2. Observations and Model

2.1. TRACE-P Observations

[6] The TRACE-P mission involved two NASA aircraft (DC-8 and P3-B) deployed from bases in Hong Kong and Japan to sample outflow from Asia. Transit flights from the United States sampled a major event of trans-Pacific transport of Asian pollution on 26 and 27 February, described in section 4. The aircraft payload included instrumentation to measure O3, CO, reactive nitrogen oxide (NOy) species, and a suite of hydrocarbon and halocarbon tracers [Jacob et al., 2003]. Observations of CO were made continuously with 1 Hz frequency using the Differential Absorption of CO Measurement (DACOM) instrument [Sachse et al., 1987]. The measurement accuracy is approximately 2%.

[7] Fuelberg et al. [2003] give an overview of the meteorological conditions during TRACE-P. Asian pollution was primarily exported to the Pacific in WCBs ahead of cold fronts [Liu et al., 2003]. This pollution included both anthropogenic (defined herein as fossil fuel and biofuel sources only) and biomass burning influences, the latter due to seasonal biomass burning in Southeast Asia [Heald et al., 2003]. The two influences were often mixed in the outflow [Carmichael et al., 2003; Ma et al., 2003]. Following standard practice we distinguish “anthropogenic” from “biomass burning” sources, even though biomass burning here is largely due to human activity. The distinction is useful because biomass burning has a separate geographical and seasonal signature, and because the inventories are constructed from very different types of bottom-up information.

[8] Detailed inventories for anthropogenic emissions [Streets et al., 2003] and daily biomass burning emissions [Heald et al., 2003] were constructed for the TRACE-P period from bottom-up economic and fire information, respectively. These inventories were used by Palmer et al. [2003] in an inverse model analysis to determine the constraints from the TRACE-P CO observations toward better quantifying CO sources from east Asia. They concluded that anthropogenic emissions from China in the Streets et al. [2003] inventory were underestimated by 35%, and that biomass burning emissions from Southeast Asia in the Heald et al. [2003] inventory were a factor of three too high.

[9] Other TRACE-P studies examined the Asian outflow of ozone and of NOy. Large NOy enhancements were observed downwind from Asia and consisted mainly of HNO3 and PAN [Miyazaki et al., 2003; Talbot et al., 2003]. PAN was the dominant form of NOy in outflow associated with WCBs [Miyazaki et al., 2003]. Examination of NOy-CO correlations by Koike et al. [2003] indicated an NOy export efficiency to the free troposphere from northeastern China of 15%, with only 0.5% of the emitted NOx remaining as NOx in the free tropospheric outflow. Significant ozone production in Asian outflow during TRACE-P appeared to be limited to biomass burning plumes originating from low latitudes [Tang et al., 2003]. Ozone production in anthropogenic plumes was generally insignificant, reflecting the weak photochemical activity at that time of year [Pierce et al., 2003].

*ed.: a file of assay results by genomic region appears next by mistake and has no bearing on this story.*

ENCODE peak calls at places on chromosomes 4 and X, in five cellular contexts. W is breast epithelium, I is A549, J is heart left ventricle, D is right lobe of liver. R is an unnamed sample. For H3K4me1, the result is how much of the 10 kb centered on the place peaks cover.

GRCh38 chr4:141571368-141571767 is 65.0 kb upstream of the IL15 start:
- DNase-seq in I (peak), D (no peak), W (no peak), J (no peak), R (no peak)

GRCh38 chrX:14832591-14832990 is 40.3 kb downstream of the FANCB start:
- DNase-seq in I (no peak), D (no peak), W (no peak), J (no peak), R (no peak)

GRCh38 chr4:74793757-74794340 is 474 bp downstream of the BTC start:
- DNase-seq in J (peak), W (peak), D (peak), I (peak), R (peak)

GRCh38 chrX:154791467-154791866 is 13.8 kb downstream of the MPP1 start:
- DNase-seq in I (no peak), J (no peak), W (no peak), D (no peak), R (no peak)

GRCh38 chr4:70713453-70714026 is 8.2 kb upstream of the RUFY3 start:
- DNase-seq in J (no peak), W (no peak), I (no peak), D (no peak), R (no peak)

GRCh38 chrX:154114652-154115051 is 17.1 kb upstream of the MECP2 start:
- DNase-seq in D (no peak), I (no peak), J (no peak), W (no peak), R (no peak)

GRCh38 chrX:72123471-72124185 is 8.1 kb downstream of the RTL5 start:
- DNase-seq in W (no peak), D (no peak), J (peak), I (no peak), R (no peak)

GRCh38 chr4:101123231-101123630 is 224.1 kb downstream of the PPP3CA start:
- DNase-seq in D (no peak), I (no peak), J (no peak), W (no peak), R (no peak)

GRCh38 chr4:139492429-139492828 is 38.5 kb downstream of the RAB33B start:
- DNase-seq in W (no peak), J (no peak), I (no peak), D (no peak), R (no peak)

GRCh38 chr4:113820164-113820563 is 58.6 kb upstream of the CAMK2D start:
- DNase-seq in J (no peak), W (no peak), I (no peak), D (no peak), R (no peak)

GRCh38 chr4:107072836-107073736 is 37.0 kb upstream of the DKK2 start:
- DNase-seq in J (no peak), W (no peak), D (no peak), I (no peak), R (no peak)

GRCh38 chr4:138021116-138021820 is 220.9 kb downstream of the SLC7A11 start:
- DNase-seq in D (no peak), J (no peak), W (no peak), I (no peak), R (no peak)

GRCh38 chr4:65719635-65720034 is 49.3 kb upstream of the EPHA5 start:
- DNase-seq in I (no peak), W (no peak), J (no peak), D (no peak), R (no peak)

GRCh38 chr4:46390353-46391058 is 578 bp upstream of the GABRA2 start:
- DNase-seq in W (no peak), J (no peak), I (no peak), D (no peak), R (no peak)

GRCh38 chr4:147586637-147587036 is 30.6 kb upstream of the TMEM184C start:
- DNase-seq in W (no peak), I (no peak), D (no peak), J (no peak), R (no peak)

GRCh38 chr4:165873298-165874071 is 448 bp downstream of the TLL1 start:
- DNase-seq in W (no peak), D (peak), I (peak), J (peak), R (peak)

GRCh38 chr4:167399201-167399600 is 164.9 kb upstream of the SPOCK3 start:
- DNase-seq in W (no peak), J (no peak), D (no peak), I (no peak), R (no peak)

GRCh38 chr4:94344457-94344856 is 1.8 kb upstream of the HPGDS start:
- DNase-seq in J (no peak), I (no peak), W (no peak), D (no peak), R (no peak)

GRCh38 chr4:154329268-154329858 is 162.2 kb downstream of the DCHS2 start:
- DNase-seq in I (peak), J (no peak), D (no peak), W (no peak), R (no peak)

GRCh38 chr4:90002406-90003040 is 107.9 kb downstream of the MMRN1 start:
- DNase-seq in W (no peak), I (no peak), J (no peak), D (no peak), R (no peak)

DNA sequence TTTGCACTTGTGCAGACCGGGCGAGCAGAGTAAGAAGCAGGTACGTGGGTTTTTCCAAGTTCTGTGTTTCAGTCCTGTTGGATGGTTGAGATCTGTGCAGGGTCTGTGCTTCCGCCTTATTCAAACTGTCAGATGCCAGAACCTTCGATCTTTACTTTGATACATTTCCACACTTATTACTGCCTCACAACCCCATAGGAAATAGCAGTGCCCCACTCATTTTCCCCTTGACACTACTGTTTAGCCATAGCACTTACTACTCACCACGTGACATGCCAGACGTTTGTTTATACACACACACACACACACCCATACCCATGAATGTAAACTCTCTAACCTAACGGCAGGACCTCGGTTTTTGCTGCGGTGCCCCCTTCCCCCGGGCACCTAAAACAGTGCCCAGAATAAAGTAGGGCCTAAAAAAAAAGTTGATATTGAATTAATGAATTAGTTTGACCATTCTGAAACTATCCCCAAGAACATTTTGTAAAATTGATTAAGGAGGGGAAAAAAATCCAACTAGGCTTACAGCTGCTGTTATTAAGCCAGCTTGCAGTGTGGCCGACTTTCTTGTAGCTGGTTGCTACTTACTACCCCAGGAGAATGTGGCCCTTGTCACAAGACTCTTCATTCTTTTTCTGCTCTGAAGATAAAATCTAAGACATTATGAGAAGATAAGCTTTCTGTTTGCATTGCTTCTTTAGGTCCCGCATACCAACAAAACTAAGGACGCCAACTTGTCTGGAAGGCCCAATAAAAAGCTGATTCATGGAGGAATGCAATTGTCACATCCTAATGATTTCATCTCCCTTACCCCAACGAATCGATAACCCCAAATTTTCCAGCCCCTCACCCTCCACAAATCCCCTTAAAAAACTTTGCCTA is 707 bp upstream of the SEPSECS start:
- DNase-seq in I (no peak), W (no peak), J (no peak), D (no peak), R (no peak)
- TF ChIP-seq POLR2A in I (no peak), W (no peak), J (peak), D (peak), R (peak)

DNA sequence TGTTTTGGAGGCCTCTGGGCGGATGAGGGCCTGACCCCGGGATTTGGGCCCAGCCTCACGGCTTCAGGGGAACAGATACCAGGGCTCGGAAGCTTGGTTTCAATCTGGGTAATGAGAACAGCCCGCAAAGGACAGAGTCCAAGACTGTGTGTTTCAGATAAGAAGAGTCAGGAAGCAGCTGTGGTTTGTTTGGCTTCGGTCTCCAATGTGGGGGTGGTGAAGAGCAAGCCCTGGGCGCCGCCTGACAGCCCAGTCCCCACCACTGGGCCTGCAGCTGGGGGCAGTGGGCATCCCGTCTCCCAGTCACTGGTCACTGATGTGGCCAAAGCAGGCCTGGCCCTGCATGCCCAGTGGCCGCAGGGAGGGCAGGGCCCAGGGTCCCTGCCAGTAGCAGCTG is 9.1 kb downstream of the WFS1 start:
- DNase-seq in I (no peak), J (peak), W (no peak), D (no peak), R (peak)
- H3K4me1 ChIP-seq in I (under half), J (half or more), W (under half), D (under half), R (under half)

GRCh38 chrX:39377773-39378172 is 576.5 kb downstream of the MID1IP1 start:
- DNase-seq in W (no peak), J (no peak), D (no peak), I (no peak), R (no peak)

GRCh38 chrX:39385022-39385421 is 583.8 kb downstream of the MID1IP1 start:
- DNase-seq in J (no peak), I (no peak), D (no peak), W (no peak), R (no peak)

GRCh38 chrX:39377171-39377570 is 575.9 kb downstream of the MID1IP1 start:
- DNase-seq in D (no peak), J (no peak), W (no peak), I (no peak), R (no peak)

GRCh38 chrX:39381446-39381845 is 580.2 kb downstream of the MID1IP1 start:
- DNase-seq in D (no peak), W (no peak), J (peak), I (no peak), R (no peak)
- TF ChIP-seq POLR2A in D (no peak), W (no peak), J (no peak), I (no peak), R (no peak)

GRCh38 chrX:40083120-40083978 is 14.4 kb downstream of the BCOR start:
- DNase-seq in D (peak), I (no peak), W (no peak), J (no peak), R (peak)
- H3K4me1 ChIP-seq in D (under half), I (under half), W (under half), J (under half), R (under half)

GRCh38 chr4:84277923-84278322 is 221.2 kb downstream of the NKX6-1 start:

2.2. MOPITT Observations

[10] The MOPITT instrument is a nadir IR correlation radiometer launched aboard the NASA Earth Observing System Terra spacecraft in 1999 [Drummond, 1992; Edwards et al., 1999]. It has solar backscatter channels to measure total CO columns, and IR emission channels to measure CO vertical profiles. Correlation spectroscopy provides two signals for each channel. So far only the IR emission channels have been retrieved. The satellite is deployed in a polar Sun-synchronous orbit with a 10:30 local equator crossover time. Horizontal resolution is 22 km × 22 km, and cross-track scanning achieves approximate global coverage in 3 days. CO concentrations are reported on 7 vertical levels (surface, 850, 700, 500, 350, 250, and 150 hPa), and as a total column, for all cloud-free scenes.

[11] The MOPITT observations reported here are version 3 data (http://www.eos.ucar.edu/mopitt), which have a 10% precision on both column and mixing ratio [Pan et al., 1998; Edwards et al., 2003]. Current CO retrievals are based on only 4 signals which limits the vertical resolution, as described below [Deeter et al., 2003]. The retrieval is ill conditioned without the inclusion of external information in the form of an a priori profile xa and its error covariance matrix Sa. The vertical profile equation image retrieved by the instrument is related to the true vertical profile x by the averaging kernel matrix A, as described by Rodgers [2000]:

display math

where ε is the measurement error and G is the gain matrix. The MOPITT retrieval uses a single profile of xa (and Sa) with mixing ratio decreasing from 120 ppbv at the surface to 75 ppbv at 250 hPa and less than 60 ppbv at 150 hPa [Deeter et al., 2003]. The averaging kernel matrix is given by

display math

where I is the identity matrix and equation image is the retrieval error covariance matrix, different for each retrieval and supplied with the MOPITT retrieval product. The rows of A (averaging kernels) describe the vertical resolution of the retrieval. A sample set of averaging kernels for the North Pacific is shown in Figure 1. The column averaging kernel (right panel of Figure 1) specifies the total column sensitivity to a change in the true mixing ratio at each level and is calculated as follows: